As an aviation enthusiast, I’ve always enjoyed the performances of our military flight demonstration teams. For many years, the Blue Angels have flown in Fargo at an event known as the Fargo Airsho (sic). The air show features many more performers than the Blue Angels, though. Between the jet powered biplane, the Army’s Golden Knights Parachute Team and many other acts, the show starts in the morning, but the Navy’s featured demonstration team doesn’t start until around 3 PM.
This year’s weekend presentations were the 34th and 35th presentations of Blue Angels performance season. Saturday was a perfect day for their aerial work, partly cloudy skies and miles of visibility. Sunday was not so much. Lots of overcast, but the show started on time. There would be no high flighting climbs as demonstrated in the image above. In fact, after only completing about 50 percent of their show, thundershowers threatened and the show was terminated early.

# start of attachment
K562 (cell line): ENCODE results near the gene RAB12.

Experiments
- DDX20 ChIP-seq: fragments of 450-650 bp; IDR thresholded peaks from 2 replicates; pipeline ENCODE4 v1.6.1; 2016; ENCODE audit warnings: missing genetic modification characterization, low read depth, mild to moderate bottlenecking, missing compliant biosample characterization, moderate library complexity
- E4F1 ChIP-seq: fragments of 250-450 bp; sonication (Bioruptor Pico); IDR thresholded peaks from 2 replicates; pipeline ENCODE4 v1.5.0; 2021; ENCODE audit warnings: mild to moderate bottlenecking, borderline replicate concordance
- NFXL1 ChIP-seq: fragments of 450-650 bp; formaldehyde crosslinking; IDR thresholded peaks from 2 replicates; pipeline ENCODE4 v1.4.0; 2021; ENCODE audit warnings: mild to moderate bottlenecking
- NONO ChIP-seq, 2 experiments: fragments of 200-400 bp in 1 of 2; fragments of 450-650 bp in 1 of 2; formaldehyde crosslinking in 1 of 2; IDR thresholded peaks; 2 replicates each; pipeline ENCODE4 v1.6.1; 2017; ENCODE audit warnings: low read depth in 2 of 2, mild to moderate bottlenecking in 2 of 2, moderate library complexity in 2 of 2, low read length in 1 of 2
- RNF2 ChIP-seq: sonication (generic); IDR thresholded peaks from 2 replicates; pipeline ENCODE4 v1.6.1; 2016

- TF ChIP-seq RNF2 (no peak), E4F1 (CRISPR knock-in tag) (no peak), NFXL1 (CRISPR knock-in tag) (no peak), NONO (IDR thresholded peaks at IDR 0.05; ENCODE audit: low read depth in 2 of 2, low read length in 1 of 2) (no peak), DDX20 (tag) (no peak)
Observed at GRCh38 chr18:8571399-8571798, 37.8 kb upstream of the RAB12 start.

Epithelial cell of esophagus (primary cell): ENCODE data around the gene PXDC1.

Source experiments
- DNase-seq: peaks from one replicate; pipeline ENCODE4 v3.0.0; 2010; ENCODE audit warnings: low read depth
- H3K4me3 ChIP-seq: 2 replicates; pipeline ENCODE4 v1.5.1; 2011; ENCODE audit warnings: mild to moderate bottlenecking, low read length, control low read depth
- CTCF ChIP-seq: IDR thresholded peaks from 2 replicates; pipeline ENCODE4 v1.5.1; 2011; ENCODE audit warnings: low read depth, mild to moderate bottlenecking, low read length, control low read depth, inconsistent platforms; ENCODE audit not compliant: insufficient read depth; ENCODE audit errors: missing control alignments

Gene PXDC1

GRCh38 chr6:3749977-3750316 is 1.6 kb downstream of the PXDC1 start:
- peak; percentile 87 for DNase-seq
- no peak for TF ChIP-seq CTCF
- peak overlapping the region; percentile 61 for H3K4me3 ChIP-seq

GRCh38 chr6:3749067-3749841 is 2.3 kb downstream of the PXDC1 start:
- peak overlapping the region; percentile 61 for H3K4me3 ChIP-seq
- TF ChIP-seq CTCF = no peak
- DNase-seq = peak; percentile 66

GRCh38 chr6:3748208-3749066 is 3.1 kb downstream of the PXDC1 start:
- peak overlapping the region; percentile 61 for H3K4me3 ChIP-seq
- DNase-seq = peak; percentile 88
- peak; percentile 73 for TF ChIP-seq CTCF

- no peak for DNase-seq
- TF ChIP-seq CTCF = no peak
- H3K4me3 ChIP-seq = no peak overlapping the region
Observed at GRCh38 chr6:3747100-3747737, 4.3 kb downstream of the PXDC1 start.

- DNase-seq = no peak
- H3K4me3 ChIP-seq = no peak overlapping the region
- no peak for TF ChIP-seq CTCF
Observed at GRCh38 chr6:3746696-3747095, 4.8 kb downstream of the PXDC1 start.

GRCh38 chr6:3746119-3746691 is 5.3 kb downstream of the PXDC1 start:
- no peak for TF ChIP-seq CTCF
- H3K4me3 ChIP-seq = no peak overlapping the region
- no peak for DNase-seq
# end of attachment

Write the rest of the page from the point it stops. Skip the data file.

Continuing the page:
In previous years, my attempts to capture an image of the two opposing aircraft as they came together in front of the reviewing stand, were unsuccessful. I could never quite hit the shutter at the right time to get them in the same frame. This year, I was more successful thanks to the Nikon D500 camera I used to capture these shots. When the announcer indicated an opposing maneuver was coming, I quickly switched the camera to high speed capture. At 10 frames per second, I simply followed one jet in the viewfinder and held down the shutter. I had lots of images of that one aircraft, and a couple where both aircraft were in the same frame. I was able to pick the best of the two and process it to share here.
Using the same technique, I was able to capture the two opposing aircraft in their circular turning maneuver where they came close together, again right in front of the reviewing stand. The small gallery of images are but a few I captured at this year’s show. We are in for a treat next year as they announced that there will be another Fargo Airsho next year. Instead of skipping a year or two, we’ll be treated to the U.S. Air Force’s Thunderbirds. I hope to be there and share those images with you here as well. In most browsers, you can click on an image in the gallery below to enlarge the image and to scroll through the images.